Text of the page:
In preferred embodiments, the tube and the tubesheets may be welded by adopting the combination of the welding structures of the Types A and B in the following manner.

The rear tubesheet has a thickness more than 50 mm, the tube bundle is provided with "Segmental No Tube In Window Type" baffles, or "Segmental Type" baffles, or "Double Segmental Type" baffles, the front tubesheet is welded to the tube in the form of the structure of Type B, and the rear tubesheet is welded to the tube in the form of the structure of Type A.

The three types of baffles mentioned above are defined as follows.

Segmental No Tube In Window Type (hereinafter called "NTIW Type"): each of the baffles is formed in a circular shape having a cutout portion, and the tubes are arranged only at a portion at which parts of adjacent baffles are overlapped;

Segmental Type: each of the baffles is formed in a circular shape having a cutout portion, and the tubes are arranged fully in the shell.

Double Segmental Type: each of the adjacent baffles are arranged in a combination of a circular baffle having plural cutout portions at opposite ends and the other circular baffle having a cutout portion at its center, and the tubes are arranged fully in the shell.

The rear tubesheet has a thickness less than 50 mm, the tube bundle is provided with Segmental Type baffles, or Double Segmental Type baffles, the front tubesheet is welded to the tube in the form of the structure of Type A and the rear tubesheet is welded to the heat exchanger in the form of the structure of Type B.

The rear tubesheet has a thickness less than 50 mm, the tube bundle is provided with Segmental Type baffles, or Double Segmental Type baffles, the front tubesheet is welded to the tube in the form of the structure of Type B and the rear tubesheet is welded to the tube in the form of the structure of Type A or B.

According to the invention having the characteristics described above, the tubes and the front and rear tubesheets of the heat exchanger can be welded in a suitable welding mode to substantially completely eliminate gaps between the tubesheets and the tubes. The welding with the Type A structure may be classified essentially as butt-welding of tubesheet and a tube. The welding is carried out from the inside of the tube and the completely fused penetration will be achieved at the welded portion. The welded condition has to be inspected from the outside of the tube to confirm the quality of the welded portion. The welding to the Type B structure is suitable for the welding of the tubesheet having a relatively thin thickness, less than 50 mm to the tube having an outer diameter of 25.4 to 50.8 mm, for example. The welding operation is carried out from the front side of the tubesheet with the abutting condition of the tube and the tubesheet. The welded condition will be confirmed from the front side, i.e. welding side, of the tubesheet.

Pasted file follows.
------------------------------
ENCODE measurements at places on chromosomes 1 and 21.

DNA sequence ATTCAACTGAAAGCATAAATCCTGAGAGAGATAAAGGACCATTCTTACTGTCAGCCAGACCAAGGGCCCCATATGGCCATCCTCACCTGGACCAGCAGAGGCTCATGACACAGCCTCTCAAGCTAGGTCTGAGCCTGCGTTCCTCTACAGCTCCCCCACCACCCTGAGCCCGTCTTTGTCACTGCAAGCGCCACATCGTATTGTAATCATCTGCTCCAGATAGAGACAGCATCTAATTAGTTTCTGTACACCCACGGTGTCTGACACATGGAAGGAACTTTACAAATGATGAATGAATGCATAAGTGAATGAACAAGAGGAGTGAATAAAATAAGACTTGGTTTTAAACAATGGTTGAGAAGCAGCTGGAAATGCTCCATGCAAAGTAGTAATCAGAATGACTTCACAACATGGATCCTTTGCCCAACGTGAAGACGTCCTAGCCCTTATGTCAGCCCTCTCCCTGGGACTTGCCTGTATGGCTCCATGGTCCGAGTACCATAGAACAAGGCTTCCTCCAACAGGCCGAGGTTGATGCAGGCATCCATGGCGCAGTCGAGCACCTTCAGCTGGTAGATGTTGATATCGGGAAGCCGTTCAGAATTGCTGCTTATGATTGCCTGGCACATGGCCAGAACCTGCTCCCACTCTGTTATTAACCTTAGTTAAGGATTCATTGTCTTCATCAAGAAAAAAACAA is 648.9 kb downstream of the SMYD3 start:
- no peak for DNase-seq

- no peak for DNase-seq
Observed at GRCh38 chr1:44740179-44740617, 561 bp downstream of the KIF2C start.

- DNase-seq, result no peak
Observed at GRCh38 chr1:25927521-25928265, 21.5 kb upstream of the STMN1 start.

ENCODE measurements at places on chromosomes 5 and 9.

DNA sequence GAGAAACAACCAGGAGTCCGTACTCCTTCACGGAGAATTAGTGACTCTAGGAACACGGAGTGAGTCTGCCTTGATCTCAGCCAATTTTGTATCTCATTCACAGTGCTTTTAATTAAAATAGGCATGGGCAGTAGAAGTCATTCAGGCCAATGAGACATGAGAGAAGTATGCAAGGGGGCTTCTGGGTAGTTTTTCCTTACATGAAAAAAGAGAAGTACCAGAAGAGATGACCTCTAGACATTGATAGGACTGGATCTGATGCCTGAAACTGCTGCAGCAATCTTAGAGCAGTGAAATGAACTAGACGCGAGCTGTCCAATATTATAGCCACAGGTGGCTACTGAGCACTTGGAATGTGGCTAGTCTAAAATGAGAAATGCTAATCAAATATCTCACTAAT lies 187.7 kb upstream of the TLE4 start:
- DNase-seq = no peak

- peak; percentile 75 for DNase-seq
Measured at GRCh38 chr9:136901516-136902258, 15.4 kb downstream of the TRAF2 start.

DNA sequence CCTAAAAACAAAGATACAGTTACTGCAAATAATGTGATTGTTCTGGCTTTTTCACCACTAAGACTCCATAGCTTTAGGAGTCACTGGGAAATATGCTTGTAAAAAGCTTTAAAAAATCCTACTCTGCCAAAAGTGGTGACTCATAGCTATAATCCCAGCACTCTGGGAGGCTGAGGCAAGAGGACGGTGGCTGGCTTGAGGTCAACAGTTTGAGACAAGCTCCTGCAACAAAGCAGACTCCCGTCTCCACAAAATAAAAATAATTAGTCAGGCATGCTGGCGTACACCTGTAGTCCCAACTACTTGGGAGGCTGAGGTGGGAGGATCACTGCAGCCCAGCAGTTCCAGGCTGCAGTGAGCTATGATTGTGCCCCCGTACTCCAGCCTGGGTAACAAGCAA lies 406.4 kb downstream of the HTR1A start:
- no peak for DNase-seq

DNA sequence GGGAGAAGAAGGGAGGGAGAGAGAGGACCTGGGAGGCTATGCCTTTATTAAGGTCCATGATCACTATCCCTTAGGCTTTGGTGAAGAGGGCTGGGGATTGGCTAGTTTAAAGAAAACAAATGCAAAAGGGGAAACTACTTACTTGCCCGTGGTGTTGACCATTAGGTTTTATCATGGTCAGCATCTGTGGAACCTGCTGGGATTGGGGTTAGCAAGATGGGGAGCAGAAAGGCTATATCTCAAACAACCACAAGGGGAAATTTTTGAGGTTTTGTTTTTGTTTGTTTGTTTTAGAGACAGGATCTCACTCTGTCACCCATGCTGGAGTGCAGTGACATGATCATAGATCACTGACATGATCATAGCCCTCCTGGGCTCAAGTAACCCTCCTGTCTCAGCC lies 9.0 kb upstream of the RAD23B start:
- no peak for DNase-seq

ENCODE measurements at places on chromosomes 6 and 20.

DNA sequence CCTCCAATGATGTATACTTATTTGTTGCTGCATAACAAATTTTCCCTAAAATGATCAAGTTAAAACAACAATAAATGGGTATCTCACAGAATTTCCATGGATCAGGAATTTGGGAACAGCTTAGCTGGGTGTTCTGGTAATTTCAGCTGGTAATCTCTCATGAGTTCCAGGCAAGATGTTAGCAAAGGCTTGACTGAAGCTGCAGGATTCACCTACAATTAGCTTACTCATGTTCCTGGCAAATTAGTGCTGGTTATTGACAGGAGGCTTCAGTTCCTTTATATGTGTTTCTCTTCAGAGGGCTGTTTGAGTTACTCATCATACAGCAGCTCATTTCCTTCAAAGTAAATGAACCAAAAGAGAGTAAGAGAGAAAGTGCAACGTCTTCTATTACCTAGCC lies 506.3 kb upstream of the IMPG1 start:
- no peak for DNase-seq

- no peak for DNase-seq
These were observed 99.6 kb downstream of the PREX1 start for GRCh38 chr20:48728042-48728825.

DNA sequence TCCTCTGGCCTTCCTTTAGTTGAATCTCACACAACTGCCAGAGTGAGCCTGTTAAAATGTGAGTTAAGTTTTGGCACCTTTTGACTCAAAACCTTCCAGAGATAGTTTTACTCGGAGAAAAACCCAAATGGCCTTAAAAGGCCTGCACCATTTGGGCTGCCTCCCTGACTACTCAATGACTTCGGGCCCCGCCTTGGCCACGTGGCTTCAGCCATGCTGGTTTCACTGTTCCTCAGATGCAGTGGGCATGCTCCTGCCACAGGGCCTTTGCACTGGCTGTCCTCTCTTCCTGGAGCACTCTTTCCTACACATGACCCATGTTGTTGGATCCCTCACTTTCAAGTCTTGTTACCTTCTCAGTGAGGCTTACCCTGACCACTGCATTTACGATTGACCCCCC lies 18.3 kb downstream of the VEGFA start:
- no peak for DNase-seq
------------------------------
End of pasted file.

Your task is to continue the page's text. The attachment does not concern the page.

Accordingly, the gaps between the front and rear tubesheets and the tubes can be substantially completely eliminated by adopting the suitable structures thereof to avoid the necking phenomenon of the tube even if carbon is precipitated near the tubesheets during the operation of the heat exchanger. The type of the baffles may be also selected suitably in accordance with the flow-induced vibration analysis of the tubes.

BRIEF DESCRIPTION OF THE DRAWINGS

In the accompanying drawings:

FIG. 1 is a longitudinal sectional view of one embodiment of a heat exchanger according to this invention;

FIG. 2 is an enlarged sectional view of a portion encircled by A in FIG. 1 showing a welded attachment structure (Type A) of a tube and a tubesheet;

FIG. 3 is an enlarged sectional view of a portion encircled by B in FIG. 1 showing the welded attachment structure (Type B) of the tube and the tubesheet;

FIGS. 4 to 7 are illustrations of various types of circular baffles each having at least one cutout portion utilized for the heat exchanger of this invention;

FIG. 8 is a view showing an arrangement of the circular baffle provided with a cutout portion and the tube disposed only at a portion at which parts of the adjacent baffles are overlapped;

FIG. 9 is a longitudinal sectional view of another embodiment of a heat exchanger according to this invention;

FIG. 10 is a sectional view showing the welded attachment structure (Type C) of the tube and the tubesheet;

FIG. 11 is a sectional view showing the welded attachment structure (Type D) of the tube and the tubesheet; and

FIG. 12 is a longitudinal sectional view of further embodiment of a heat exchanger with an expansion joint according to this invention.

DESCRIPTION OF THE PREFERRED EMBODIMENTS

Preferred embodiments according to this invention will be described hereunder with reference to the accompanying drawings.

FIGS. 1, 9 and 12 show the preferred embodiments of the shell and tube heat exchanger according to the present invention of the type in which tubes 1 and a shell 10 are each provided with only one pass and, in order to absorb or compensate for the expansion difference due to thermal expansion of the tube 1 and the shell 10, a rear tubesheet 12 is constructed as a floating type or as a fixed tubesheet type in which an expansion joint is disposed to the outer or inner portion of the shell 10.